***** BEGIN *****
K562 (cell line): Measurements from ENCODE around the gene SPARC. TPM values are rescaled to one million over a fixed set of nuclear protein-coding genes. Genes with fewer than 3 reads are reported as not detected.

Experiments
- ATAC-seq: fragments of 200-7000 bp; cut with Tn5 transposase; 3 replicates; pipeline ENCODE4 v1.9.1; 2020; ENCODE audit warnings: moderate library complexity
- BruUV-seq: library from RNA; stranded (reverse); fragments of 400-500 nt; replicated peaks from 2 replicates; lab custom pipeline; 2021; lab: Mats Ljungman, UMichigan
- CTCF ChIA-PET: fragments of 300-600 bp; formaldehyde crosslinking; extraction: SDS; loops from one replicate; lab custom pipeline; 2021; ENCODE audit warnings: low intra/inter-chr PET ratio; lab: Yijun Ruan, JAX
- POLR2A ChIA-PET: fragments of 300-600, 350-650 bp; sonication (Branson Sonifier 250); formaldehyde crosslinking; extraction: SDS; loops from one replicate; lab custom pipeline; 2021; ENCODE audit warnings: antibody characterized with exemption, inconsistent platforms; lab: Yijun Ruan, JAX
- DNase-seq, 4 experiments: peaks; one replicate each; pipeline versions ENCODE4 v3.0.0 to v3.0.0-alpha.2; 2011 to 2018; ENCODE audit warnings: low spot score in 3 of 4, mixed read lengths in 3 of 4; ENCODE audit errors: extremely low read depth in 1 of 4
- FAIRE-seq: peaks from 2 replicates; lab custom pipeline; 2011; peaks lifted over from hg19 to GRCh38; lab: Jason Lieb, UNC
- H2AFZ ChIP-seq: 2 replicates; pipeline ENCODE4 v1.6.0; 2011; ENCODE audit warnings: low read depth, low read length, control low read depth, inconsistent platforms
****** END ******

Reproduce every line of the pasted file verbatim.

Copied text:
K562 (cell line): Measurements from ENCODE around the gene SPARC. TPM values are rescaled to one million over a fixed set of nuclear protein-coding genes. Genes with fewer than 3 reads are reported as not detected.

Experiments
- ATAC-seq: fragments of 200-7000 bp; cut with Tn5 transposase; 3 replicates; pipeline ENCODE4 v1.9.1; 2020; ENCODE audit warnings: moderate library complexity
- BruUV-seq: library from RNA; stranded (reverse); fragments of 400-500 nt; replicated peaks from 2 replicates; lab custom pipeline; 2021; lab: Mats Ljungman, UMichigan
- CTCF ChIA-PET: fragments of 300-600 bp; formaldehyde crosslinking; extraction: SDS; loops from one replicate; lab custom pipeline; 2021; ENCODE audit warnings: low intra/inter-chr PET ratio; lab: Yijun Ruan, JAX
- POLR2A ChIA-PET: fragments of 300-600, 350-650 bp; sonication (Branson Sonifier 250); formaldehyde crosslinking; extraction: SDS; loops from one replicate; lab custom pipeline; 2021; ENCODE audit warnings: antibody characterized with exemption, inconsistent platforms; lab: Yijun Ruan, JAX
- DNase-seq, 4 experiments: peaks; one replicate each; pipeline versions ENCODE4 v3.0.0 to v3.0.0-alpha.2; 2011 to 2018; ENCODE audit warnings: low spot score in 3 of 4, mixed read lengths in 3 of 4; ENCODE audit errors: extremely low read depth in 1 of 4
- FAIRE-seq: peaks from 2 replicates; lab custom pipeline; 2011; peaks lifted over from hg19 to GRCh38; lab: Jason Lieb, UNC
- H2AFZ ChIP-seq: 2 replicates; pipeline ENCODE4 v1.6.0; 2011; ENCODE audit warnings: low read depth, low read length, control low read depth, inconsistent platforms